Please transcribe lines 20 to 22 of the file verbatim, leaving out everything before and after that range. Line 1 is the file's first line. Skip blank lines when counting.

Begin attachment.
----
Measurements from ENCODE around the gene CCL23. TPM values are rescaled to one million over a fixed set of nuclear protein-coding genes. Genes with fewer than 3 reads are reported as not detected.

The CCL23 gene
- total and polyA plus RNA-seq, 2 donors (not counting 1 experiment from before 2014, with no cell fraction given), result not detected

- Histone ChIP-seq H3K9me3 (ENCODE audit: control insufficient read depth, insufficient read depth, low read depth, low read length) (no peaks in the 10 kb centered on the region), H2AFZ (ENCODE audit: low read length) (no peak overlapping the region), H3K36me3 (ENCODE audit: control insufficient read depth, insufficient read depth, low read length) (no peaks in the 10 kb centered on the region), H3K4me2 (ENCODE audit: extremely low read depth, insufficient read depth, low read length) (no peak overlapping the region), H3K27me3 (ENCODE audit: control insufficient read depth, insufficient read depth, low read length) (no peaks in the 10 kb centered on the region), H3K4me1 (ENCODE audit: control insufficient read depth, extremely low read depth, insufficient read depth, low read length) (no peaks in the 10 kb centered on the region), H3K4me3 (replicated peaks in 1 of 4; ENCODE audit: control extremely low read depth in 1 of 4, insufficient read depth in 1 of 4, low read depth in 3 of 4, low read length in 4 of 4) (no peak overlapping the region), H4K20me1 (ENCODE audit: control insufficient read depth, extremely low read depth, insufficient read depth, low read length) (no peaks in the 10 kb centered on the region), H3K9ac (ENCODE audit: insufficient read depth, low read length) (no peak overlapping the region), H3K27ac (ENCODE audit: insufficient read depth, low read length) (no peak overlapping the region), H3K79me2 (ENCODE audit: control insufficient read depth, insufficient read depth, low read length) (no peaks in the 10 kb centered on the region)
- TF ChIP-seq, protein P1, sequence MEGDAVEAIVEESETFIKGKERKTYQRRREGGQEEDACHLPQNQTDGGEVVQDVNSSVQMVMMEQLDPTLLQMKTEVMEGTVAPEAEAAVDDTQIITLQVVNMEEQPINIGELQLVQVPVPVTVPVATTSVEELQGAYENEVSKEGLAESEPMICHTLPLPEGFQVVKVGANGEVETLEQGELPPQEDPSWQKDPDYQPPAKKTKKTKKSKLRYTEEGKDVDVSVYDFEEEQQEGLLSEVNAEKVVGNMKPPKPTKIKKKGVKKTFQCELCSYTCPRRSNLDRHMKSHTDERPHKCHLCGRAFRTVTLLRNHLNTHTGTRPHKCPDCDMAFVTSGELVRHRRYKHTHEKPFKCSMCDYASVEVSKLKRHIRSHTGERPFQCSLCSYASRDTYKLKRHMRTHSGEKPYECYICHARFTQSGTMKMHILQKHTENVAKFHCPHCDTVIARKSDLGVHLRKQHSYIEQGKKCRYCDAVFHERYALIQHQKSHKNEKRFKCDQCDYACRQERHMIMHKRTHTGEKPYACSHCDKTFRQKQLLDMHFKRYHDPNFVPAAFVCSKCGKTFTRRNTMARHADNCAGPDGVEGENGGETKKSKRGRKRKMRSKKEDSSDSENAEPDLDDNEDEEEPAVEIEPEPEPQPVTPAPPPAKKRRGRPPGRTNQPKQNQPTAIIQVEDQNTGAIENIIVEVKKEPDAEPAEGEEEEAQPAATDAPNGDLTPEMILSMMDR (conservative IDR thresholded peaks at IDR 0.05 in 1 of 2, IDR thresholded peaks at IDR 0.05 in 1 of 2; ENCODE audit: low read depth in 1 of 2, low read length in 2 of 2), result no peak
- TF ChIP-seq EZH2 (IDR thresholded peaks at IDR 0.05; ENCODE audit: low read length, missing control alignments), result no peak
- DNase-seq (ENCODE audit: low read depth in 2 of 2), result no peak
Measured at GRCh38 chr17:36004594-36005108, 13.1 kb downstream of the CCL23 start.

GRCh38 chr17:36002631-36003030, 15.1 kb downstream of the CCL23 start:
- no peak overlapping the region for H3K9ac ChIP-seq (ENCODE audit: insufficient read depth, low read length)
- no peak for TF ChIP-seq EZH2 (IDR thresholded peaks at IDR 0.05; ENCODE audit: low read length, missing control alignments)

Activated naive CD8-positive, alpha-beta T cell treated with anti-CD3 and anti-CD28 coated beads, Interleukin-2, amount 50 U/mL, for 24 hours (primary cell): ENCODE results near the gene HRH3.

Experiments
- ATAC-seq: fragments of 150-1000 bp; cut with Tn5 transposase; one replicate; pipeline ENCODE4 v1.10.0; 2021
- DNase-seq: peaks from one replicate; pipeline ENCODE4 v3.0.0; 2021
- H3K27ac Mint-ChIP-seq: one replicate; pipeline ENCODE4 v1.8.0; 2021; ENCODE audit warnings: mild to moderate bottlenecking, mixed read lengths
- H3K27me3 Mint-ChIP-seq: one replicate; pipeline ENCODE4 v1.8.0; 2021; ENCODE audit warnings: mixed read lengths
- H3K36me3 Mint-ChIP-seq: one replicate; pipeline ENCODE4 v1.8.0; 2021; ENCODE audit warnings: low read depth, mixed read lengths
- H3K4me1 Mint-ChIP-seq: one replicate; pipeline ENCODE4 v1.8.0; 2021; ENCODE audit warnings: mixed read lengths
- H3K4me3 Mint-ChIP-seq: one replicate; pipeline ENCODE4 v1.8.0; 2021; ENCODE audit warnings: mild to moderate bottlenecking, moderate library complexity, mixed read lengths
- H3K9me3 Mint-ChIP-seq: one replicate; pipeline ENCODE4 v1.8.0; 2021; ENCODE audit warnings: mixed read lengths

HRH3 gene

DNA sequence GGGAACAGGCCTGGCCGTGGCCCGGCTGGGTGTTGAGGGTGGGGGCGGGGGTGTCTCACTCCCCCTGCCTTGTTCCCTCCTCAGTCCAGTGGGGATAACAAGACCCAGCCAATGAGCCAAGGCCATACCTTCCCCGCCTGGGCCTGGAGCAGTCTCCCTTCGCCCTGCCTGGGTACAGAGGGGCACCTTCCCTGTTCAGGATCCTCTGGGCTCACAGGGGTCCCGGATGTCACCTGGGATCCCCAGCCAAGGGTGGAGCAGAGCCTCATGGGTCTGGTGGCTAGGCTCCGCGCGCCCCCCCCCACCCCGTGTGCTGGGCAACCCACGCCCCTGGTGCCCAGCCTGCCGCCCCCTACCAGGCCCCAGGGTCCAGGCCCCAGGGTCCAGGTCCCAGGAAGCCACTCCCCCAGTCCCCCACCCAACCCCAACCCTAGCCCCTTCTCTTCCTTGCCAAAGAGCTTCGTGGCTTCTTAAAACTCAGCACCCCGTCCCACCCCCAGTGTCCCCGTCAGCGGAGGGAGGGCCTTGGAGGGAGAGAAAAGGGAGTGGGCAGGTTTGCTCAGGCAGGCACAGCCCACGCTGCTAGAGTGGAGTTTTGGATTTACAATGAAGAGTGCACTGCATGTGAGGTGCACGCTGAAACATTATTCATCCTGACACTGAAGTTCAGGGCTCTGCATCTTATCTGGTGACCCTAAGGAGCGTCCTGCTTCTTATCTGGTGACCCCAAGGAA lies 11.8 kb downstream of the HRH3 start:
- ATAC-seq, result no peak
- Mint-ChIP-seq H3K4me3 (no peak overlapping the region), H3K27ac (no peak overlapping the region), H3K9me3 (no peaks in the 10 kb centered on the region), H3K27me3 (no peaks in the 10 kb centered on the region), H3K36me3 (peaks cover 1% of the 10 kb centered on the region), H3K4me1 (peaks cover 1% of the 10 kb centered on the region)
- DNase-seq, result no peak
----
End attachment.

- H3K4me3 Mint-ChIP-seq: one replicate; pipeline ENCODE4 v1.8.0; 2021; ENCODE audit warnings: mild to moderate bottlenecking, moderate library complexity, mixed read lengths
- H3K9me3 Mint-ChIP-seq: one replicate; pipeline ENCODE4 v1.8.0; 2021; ENCODE audit warnings: mixed read lengths

HRH3 gene